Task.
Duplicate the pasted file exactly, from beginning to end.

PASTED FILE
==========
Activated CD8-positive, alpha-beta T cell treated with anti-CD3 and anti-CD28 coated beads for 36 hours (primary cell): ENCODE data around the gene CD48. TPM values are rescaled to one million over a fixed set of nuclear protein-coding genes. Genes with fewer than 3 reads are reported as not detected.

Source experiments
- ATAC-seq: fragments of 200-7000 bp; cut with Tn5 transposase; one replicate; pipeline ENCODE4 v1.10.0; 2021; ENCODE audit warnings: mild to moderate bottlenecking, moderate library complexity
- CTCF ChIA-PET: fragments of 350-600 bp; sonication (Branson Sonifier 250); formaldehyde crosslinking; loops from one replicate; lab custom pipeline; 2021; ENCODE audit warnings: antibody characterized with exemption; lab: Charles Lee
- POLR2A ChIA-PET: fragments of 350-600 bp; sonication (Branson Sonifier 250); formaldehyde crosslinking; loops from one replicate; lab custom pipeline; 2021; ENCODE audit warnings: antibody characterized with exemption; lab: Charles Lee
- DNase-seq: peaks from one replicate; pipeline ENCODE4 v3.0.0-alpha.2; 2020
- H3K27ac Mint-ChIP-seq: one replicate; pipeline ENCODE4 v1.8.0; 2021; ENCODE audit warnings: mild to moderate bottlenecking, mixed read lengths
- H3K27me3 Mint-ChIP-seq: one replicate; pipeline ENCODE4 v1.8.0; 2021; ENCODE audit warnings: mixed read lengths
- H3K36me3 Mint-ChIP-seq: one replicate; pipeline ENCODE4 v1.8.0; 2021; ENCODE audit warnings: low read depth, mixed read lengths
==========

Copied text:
Activated CD8-positive, alpha-beta T cell treated with anti-CD3 and anti-CD28 coated beads for 36 hours (primary cell): ENCODE data around the gene CD48. TPM values are rescaled to one million over a fixed set of nuclear protein-coding genes. Genes with fewer than 3 reads are reported as not detected.

Source experiments
- ATAC-seq: fragments of 200-7000 bp; cut with Tn5 transposase; one replicate; pipeline ENCODE4 v1.10.0; 2021; ENCODE audit warnings: mild to moderate bottlenecking, moderate library complexity
- CTCF ChIA-PET: fragments of 350-600 bp; sonication (Branson Sonifier 250); formaldehyde crosslinking; loops from one replicate; lab custom pipeline; 2021; ENCODE audit warnings: antibody characterized with exemption; lab: Charles Lee
- POLR2A ChIA-PET: fragments of 350-600 bp; sonication (Branson Sonifier 250); formaldehyde crosslinking; loops from one replicate; lab custom pipeline; 2021; ENCODE audit warnings: antibody characterized with exemption; lab: Charles Lee
- DNase-seq: peaks from one replicate; pipeline ENCODE4 v3.0.0-alpha.2; 2020
- H3K27ac Mint-ChIP-seq: one replicate; pipeline ENCODE4 v1.8.0; 2021; ENCODE audit warnings: mild to moderate bottlenecking, mixed read lengths
- H3K27me3 Mint-ChIP-seq: one replicate; pipeline ENCODE4 v1.8.0; 2021; ENCODE audit warnings: mixed read lengths
- H3K36me3 Mint-ChIP-seq: one replicate; pipeline ENCODE4 v1.8.0; 2021; ENCODE audit warnings: low read depth, mixed read lengths